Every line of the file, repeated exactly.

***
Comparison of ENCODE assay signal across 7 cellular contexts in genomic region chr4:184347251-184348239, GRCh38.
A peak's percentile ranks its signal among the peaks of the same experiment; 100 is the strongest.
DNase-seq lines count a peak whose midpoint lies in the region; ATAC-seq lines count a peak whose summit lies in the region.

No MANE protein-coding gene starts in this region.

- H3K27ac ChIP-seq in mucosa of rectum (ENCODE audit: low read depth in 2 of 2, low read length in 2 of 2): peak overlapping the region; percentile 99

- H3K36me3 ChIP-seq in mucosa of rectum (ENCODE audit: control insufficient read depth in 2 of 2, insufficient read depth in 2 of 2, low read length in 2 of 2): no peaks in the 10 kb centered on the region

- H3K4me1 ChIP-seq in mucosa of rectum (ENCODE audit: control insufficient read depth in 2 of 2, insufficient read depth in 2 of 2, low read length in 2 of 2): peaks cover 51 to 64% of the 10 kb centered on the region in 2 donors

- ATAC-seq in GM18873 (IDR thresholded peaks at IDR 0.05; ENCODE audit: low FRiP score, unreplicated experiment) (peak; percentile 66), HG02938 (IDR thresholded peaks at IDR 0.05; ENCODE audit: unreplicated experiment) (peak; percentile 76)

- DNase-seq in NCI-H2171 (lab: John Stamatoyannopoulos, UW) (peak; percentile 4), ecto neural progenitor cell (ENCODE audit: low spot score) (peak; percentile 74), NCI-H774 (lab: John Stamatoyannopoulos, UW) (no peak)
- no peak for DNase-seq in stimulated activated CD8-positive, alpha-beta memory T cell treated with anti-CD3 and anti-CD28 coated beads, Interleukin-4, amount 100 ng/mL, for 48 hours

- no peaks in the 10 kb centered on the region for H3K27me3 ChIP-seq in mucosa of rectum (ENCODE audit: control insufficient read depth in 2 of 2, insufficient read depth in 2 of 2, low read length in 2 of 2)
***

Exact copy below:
Comparison of ENCODE assay signal across 7 cellular contexts in genomic region chr4:184347251-184348239, GRCh38.
A peak's percentile ranks its signal among the peaks of the same experiment; 100 is the strongest.
DNase-seq lines count a peak whose midpoint lies in the region; ATAC-seq lines count a peak whose summit lies in the region.

No MANE protein-coding gene starts in this region.

- H3K27ac ChIP-seq in mucosa of rectum (ENCODE audit: low read depth in 2 of 2, low read length in 2 of 2): peak overlapping the region; percentile 99

- H3K36me3 ChIP-seq in mucosa of rectum (ENCODE audit: control insufficient read depth in 2 of 2, insufficient read depth in 2 of 2, low read length in 2 of 2): no peaks in the 10 kb centered on the region

- H3K4me1 ChIP-seq in mucosa of rectum (ENCODE audit: control insufficient read depth in 2 of 2, insufficient read depth in 2 of 2, low read length in 2 of 2): peaks cover 51 to 64% of the 10 kb centered on the region in 2 donors

- ATAC-seq in GM18873 (IDR thresholded peaks at IDR 0.05; ENCODE audit: low FRiP score, unreplicated experiment) (peak; percentile 66), HG02938 (IDR thresholded peaks at IDR 0.05; ENCODE audit: unreplicated experiment) (peak; percentile 76)

- DNase-seq in NCI-H2171 (lab: John Stamatoyannopoulos, UW) (peak; percentile 4), ecto neural progenitor cell (ENCODE audit: low spot score) (peak; percentile 74), NCI-H774 (lab: John Stamatoyannopoulos, UW) (no peak)
- no peak for DNase-seq in stimulated activated CD8-positive, alpha-beta memory T cell treated with anti-CD3 and anti-CD28 coated beads, Interleukin-4, amount 100 ng/mL, for 48 hours

- no peaks in the 10 kb centered on the region for H3K27me3 ChIP-seq in mucosa of rectum (ENCODE audit: control insufficient read depth in 2 of 2, insufficient read depth in 2 of 2, low read length in 2 of 2)